(more…)

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According to Ballastexistenz, there will be a protest of Minna’s lack of care on Friday at the MPP’s office and CCAC:

We Are Protesting:

FRIDAY JANUARY 23rd from 8AM until NOON in front of MPP Rick Bartolucci’s office located at 93 Ceder st, corner of Ceder and
Lisker, the Canada-Broker Building.
Then at NOON we are Marching to the Community Care Access Centrewhich is located in the Rainbow Centre 40 Elm St, Suite 41-C the
north east corner of the mall at the corner of ST Anne Rd and Notre Dame Ave.

For Further and Updated Information:

Facebook Group: Minna’s Hunger Strike–Call to Action for ALS patient denied care

The Sudbury Star Article

Youtube: Sudbury CCAC Exposed

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Minna Mettinen-Kekalainen is dying. Living in Ontario with ALS and Asperger Syndrome, Minna is on a hunger strike in protest of being denied care by the North East Community Care Access Centre. An article in the Sudbury Star says:

Mettinen-Kekalainen told The Sudbury Star last week she threatened to report the nurses to the Ontario College of Nurses because they were not giving her the care her doctor ordered.

She and friend Jason Bushie say the nursing agency and the Community Care Access Centre have deemed that harassing behaviour.

.

Amanda at Ballastexistenz (where I first learned about Minna) writes:

Someone needs to be out there picketing and otherwise publicly embarrassing the agency itself and getting reporters involved in that — putting out newspaper articles that don’t call Minna’s credibility into question or confuse the issues. Someone else needs to be going to the proper authorities on this and seeing if they can get any of them to do anything. I can’t do that even locally right now, let alone in Ontario, so someone, somehow, needs to take the lead in this who actually can.

Don’t take the easy way out here. Don’t find excuses not to do something if you’re capable of doing it, or to do a half-assed job if you’re capable of a… whole-assed(?) one. Don’t let Minna die. And if she does die, don’t let up on the agencies that ultimately caused it by neglecting her when she needed them the most, find some way of holding them accountable.

Some contact info:

Sudbury MPP Rick Bartolucci
Constituency Office email:

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Time lapse sculptural image of Mat Frasier kickboxing (Copywright Simon McKeown).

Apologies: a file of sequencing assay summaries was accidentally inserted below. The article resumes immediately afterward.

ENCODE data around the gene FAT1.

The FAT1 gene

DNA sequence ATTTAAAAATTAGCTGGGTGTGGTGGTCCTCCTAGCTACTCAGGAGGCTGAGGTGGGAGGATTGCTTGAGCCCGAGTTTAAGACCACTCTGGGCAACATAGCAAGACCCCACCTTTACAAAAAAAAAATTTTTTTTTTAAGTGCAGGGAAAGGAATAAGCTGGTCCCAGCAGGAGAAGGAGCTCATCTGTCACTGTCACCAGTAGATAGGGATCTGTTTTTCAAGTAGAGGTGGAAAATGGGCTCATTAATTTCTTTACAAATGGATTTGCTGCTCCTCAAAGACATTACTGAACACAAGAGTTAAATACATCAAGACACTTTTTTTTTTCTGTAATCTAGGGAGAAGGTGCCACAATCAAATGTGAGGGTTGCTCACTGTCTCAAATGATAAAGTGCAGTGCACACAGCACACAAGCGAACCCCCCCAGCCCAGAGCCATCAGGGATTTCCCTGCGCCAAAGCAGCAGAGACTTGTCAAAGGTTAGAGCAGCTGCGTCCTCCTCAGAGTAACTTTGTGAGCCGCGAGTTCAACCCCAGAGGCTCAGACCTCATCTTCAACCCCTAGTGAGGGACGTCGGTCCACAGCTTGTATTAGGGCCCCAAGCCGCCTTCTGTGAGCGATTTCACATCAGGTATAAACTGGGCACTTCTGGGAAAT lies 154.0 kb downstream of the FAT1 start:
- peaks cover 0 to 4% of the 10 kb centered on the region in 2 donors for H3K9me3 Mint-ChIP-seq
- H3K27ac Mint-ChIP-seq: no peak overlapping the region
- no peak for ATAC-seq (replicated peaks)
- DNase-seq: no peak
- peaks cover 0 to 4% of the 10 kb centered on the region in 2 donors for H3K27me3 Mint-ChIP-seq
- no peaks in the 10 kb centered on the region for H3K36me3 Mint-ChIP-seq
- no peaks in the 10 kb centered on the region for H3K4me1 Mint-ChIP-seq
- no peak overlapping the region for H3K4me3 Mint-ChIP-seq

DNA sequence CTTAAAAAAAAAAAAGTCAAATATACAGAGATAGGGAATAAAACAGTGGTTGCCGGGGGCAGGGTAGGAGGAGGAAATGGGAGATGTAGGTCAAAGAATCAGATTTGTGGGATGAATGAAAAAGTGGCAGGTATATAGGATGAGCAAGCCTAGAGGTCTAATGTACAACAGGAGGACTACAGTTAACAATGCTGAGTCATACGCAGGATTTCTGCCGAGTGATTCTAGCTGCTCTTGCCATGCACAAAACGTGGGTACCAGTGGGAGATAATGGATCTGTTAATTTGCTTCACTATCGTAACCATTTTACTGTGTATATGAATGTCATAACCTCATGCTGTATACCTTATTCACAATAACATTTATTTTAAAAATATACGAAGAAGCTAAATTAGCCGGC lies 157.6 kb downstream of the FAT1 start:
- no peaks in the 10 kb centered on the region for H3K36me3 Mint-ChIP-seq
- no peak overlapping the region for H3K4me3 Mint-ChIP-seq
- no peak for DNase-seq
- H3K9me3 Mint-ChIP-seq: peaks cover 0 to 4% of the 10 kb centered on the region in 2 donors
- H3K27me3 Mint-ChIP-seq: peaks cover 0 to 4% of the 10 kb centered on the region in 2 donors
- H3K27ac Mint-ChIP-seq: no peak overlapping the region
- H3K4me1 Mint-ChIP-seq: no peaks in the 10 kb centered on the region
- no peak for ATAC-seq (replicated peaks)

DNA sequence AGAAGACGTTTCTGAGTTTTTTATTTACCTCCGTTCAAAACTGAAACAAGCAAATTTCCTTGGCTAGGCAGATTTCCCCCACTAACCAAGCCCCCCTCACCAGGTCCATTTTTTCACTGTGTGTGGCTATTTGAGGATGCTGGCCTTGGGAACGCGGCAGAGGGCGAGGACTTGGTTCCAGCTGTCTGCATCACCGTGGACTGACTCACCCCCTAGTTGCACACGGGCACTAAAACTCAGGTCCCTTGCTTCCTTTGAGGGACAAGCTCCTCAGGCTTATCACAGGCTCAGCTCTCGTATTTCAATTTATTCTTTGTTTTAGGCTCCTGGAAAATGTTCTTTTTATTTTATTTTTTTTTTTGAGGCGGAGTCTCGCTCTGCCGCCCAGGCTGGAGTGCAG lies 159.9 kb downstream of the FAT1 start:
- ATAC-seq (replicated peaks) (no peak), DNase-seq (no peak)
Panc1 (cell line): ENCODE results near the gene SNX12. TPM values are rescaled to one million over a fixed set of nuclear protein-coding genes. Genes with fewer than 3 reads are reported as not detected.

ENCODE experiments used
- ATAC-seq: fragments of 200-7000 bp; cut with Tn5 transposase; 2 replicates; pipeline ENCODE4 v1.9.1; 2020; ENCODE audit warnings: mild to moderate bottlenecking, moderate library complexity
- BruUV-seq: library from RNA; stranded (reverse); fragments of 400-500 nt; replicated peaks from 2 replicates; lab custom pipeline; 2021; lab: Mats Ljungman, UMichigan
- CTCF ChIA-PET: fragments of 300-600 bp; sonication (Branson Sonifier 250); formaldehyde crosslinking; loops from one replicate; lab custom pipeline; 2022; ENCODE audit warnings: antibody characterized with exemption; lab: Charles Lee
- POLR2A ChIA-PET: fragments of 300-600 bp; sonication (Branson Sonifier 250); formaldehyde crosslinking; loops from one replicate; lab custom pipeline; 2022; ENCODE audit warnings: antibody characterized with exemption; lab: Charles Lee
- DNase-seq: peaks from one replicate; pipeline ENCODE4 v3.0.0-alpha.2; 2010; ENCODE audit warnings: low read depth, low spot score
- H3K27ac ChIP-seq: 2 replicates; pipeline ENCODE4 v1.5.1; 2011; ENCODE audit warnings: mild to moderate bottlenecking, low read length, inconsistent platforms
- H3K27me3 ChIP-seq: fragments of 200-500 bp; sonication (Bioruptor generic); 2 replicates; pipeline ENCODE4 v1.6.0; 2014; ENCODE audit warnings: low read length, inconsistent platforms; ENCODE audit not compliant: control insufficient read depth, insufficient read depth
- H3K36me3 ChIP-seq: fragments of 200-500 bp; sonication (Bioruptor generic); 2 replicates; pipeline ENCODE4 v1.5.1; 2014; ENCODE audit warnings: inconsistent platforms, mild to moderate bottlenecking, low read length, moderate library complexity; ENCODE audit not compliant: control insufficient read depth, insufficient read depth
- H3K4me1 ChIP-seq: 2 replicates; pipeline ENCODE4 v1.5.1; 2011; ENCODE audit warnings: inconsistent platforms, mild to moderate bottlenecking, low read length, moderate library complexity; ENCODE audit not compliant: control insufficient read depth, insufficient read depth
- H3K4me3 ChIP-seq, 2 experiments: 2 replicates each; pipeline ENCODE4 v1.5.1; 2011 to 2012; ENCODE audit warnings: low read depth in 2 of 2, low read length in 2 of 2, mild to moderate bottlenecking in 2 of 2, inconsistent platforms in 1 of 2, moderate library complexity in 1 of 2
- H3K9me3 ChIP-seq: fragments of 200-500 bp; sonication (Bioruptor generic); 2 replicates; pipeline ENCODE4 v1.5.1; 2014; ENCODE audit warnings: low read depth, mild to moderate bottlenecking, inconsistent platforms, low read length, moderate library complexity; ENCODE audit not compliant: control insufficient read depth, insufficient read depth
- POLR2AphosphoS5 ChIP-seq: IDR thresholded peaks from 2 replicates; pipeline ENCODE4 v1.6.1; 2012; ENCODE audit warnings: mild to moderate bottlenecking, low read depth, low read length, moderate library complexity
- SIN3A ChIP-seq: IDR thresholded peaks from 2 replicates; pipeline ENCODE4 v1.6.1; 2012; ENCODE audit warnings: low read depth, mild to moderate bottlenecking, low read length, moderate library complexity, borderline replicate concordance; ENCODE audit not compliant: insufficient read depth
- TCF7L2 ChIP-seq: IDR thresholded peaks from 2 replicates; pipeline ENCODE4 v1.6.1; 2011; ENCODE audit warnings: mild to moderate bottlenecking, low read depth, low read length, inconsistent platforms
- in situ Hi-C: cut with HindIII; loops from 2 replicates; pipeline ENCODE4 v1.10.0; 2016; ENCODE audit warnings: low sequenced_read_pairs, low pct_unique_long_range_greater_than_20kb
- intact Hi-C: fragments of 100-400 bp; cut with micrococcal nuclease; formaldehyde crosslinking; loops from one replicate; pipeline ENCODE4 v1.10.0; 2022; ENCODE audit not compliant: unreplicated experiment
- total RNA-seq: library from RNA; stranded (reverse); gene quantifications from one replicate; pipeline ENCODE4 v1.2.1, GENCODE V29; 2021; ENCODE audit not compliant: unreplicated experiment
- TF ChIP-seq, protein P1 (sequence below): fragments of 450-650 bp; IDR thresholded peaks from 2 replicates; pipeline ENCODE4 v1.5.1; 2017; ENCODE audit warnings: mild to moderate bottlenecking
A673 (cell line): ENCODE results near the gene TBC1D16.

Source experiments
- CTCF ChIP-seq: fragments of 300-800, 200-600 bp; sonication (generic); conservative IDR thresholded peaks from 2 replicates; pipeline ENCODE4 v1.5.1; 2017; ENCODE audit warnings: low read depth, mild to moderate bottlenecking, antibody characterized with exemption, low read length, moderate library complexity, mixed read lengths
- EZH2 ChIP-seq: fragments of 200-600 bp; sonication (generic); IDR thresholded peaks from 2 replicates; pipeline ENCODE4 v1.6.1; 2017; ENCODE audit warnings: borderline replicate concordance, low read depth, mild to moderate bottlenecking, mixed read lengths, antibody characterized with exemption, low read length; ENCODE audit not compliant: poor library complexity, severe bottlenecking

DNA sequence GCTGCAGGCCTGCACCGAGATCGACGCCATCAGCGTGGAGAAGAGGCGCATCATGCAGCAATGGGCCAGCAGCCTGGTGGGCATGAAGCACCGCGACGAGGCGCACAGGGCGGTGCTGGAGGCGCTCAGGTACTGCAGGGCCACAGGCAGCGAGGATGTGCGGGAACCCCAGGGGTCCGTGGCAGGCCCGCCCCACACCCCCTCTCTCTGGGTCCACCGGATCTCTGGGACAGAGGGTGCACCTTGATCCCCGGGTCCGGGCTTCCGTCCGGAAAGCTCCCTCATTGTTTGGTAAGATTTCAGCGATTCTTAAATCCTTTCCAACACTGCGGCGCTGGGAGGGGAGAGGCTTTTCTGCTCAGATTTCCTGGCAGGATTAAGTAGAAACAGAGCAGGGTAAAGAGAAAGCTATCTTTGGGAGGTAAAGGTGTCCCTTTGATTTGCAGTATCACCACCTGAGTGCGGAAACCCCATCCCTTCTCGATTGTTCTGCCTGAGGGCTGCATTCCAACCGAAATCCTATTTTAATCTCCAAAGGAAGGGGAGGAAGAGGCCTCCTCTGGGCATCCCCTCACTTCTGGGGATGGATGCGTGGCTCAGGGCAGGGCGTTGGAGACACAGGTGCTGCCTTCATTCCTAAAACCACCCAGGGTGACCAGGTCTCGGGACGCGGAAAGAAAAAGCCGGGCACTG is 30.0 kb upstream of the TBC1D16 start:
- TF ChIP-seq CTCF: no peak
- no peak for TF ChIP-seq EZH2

©Simon McKeown

On January 24, the Wolverhampton Art Gallery will exhibit a “moving digital sculpture” that will examine how disabled people move. The exhibit, created by disabled digital artist Simon McKeown, is called Motion Disabled and uses state-of-the-art digital motion-capture technology to animate five disabled people doing things like walking, using the phone, kickboxing, and chopping vegetables. The actors include web developer Steve Graham, mayor Frank Letch and Mat Fraser, an activist, actor, writer, musician and comedian. (He wrote, composed and starred in Thalidomide!! A Musical and co-hosts the BBC Ouch! Podcast).

While not about gaming per se—I don’t know if this project’s artist is the same Simon McKeown who worked for Reflections Interactive on Stuntman and the Driver series or not—Motion Disabled uses digital animation to pose some critical questions, as the artist points out: “[D]o we value difference? How do disabled people’s bodies fit into current versions of normality? And, is physical disability about to become Virtual?” In an interview with Dr. Paul Darke for the Outside Centre’s radio show, he said:

[T]he disabled people I grew up with—the disabled children that I grew up working with—were becoming a rarity, in effect. That the effects of screening at childbirth and the medical intervention if you like…in the future…you won’t be able to see how a disabled person walks because they won’t be in existence.

(Crossposted at GameCritics.com)

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 Pity my poor kids!

Pity my poor kids!

h/t: Laura Hershey, Andrea Shettle at Reunify Gally, Cara at The Curvature, Bev at Asperger Square 8.

On February 22, 2009, Jerry Lewis will be getting the Jean Hersholt Humanitarian Award. You know, for all his great humanitarian work oppressing on behalf of people with muscular dystrophy for the Muscular Dystrophy Association.

WTF?

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It’s a new year, and the ADA Amendments Act is now in effect. These Amendments are a response to the Supreme Court’s erosion of protections and rights in the Americans with Disabilities Act of 1990 over the years (see Sutton et. al vs. United Air Lines, Inc, Murphy vs. United Parcel Service, Inc.. The Supreme Court argued that, if a person’s condition is controlled with “mitigating measures”—medication for high blood pressure, for instance—the person does not have a disability…even if that person is fired or otherwise discriminated against because of their condition).

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In 2009 I will

throw up on the screen, ignore the voice that starts editing before I’ve written anything down. Make my mental space free to explore and play

drink more tea

listen and learn about the world I live in

study

read

call friends just to say hi, reach out to those whose words reach me, even if all I can say is “thanks”

get called on my privilege

try new things that make me nervous

engage people who say things I disagree with

shut up

speak when I can, even when I don’t have the words

when I can’t speak, stand in solidarity.